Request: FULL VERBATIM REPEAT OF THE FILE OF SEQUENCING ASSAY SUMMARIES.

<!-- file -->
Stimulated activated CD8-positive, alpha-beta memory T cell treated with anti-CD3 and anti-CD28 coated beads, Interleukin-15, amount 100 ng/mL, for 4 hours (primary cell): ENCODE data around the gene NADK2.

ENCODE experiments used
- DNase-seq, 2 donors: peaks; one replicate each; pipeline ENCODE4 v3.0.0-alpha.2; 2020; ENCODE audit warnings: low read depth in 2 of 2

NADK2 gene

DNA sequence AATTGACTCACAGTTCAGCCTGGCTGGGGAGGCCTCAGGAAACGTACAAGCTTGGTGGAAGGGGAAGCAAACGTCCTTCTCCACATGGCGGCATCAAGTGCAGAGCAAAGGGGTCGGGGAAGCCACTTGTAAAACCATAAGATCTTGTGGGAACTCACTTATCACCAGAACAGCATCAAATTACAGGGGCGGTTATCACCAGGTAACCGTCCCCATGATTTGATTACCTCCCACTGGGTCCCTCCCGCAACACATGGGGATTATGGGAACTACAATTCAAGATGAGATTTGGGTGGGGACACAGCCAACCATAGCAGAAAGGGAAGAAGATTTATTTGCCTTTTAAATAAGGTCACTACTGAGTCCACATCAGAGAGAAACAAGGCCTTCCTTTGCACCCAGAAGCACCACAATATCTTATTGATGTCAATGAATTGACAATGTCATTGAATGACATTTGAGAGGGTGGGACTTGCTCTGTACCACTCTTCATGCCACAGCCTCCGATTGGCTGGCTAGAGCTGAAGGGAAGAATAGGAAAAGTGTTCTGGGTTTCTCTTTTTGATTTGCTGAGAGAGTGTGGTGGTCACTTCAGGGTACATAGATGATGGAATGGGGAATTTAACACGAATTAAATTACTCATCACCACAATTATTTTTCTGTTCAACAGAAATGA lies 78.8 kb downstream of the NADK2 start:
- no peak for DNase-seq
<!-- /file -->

Stimulated activated CD8-positive, alpha-beta memory T cell treated with anti-CD3 and anti-CD28 coated beads, Interleukin-15, amount 100 ng/mL, for 4 hours (primary cell): ENCODE data around the gene NADK2.

ENCODE experiments used
- DNase-seq, 2 donors: peaks; one replicate each; pipeline ENCODE4 v3.0.0-alpha.2; 2020; ENCODE audit warnings: low read depth in 2 of 2

NADK2 gene

DNA sequence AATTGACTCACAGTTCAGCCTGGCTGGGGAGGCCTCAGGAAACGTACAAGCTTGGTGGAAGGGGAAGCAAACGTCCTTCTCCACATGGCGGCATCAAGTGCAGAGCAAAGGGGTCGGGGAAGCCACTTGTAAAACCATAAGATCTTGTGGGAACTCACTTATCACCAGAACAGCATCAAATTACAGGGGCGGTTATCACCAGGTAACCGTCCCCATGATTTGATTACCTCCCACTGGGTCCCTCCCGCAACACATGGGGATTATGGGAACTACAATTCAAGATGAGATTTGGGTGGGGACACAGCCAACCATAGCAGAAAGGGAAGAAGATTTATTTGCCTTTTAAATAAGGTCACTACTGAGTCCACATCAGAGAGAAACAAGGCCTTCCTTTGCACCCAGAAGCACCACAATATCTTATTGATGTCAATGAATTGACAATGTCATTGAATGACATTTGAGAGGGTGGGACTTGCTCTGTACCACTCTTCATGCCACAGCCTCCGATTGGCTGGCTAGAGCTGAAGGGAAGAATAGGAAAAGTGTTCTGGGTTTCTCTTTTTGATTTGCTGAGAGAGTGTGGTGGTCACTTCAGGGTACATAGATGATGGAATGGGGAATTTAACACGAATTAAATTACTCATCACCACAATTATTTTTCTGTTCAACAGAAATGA lies 78.8 kb downstream of the NADK2 start:
- no peak for DNase-seq